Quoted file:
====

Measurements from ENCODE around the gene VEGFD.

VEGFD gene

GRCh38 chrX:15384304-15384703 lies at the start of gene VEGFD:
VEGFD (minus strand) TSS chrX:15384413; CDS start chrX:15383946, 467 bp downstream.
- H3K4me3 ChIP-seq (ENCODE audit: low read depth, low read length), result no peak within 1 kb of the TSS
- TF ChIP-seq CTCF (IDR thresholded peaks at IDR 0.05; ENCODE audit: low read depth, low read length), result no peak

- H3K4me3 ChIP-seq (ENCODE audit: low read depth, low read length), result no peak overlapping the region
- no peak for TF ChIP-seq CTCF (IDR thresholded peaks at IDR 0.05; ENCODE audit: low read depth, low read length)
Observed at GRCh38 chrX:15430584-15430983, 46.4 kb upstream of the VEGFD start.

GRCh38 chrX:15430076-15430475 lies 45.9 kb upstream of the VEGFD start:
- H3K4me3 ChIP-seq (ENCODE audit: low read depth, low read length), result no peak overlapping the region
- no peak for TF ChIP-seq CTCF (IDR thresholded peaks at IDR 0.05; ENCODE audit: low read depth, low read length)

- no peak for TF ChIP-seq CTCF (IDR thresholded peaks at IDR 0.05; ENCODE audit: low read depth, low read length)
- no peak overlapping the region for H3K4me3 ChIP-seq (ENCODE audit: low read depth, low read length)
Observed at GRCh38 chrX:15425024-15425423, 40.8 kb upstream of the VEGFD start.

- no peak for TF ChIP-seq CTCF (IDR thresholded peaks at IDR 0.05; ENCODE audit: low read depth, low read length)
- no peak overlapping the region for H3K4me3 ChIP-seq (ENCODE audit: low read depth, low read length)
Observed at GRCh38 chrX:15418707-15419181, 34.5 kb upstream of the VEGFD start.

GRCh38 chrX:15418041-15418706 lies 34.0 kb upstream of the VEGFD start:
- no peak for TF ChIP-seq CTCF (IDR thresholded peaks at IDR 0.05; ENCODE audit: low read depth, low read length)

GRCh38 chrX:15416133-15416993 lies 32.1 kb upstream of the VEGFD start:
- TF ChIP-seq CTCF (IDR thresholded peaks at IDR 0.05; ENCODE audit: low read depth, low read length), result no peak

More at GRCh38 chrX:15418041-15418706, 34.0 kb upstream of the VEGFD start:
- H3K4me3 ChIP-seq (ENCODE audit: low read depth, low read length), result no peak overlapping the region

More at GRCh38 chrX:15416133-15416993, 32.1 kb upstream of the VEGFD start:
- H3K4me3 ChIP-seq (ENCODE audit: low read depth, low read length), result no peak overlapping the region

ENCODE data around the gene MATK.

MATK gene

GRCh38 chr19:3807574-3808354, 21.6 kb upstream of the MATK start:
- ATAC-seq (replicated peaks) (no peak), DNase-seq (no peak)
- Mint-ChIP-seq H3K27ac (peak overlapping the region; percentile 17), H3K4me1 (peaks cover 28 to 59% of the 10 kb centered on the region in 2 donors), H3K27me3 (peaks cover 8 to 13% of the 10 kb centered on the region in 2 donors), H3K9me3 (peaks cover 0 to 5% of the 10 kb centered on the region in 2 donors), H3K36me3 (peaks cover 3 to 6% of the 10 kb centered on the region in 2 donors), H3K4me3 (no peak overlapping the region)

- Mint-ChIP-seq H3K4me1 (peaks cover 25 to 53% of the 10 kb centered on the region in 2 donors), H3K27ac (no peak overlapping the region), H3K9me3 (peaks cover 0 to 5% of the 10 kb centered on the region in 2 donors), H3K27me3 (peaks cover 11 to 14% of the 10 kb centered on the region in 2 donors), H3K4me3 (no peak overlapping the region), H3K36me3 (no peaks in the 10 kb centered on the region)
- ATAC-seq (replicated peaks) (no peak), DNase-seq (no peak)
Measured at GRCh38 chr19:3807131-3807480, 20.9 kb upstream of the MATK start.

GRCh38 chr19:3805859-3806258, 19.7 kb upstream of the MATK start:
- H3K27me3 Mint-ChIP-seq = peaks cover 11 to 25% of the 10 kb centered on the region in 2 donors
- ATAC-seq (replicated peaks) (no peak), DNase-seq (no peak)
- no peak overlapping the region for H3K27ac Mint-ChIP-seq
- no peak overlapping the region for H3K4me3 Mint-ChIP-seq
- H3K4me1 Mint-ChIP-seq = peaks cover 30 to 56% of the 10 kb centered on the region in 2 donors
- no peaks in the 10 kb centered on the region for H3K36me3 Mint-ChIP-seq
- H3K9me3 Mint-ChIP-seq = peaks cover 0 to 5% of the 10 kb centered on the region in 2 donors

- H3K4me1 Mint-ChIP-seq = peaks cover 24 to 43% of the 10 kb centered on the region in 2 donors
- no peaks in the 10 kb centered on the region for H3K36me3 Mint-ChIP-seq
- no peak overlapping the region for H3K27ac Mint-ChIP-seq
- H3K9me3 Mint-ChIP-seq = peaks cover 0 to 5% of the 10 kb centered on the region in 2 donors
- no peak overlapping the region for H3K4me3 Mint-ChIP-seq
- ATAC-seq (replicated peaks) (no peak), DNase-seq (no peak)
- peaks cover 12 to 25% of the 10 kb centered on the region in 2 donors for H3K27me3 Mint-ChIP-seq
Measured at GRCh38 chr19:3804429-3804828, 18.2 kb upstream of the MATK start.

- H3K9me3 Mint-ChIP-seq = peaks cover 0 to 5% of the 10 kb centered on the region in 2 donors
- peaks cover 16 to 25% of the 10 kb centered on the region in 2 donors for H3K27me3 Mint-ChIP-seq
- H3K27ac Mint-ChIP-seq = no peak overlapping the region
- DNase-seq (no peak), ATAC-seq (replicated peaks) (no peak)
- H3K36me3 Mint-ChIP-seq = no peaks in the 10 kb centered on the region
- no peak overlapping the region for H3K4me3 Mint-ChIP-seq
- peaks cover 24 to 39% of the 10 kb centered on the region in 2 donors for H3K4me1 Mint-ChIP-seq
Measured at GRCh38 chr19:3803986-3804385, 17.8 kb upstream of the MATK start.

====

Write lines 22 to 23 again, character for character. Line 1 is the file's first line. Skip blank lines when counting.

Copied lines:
- TF ChIP-seq CTCF (IDR thresholded peaks at IDR 0.05; ENCODE audit: low read depth, low read length), result no peak

More at GRCh38 chrX:15418041-15418706, 34.0 kb upstream of the VEGFD start: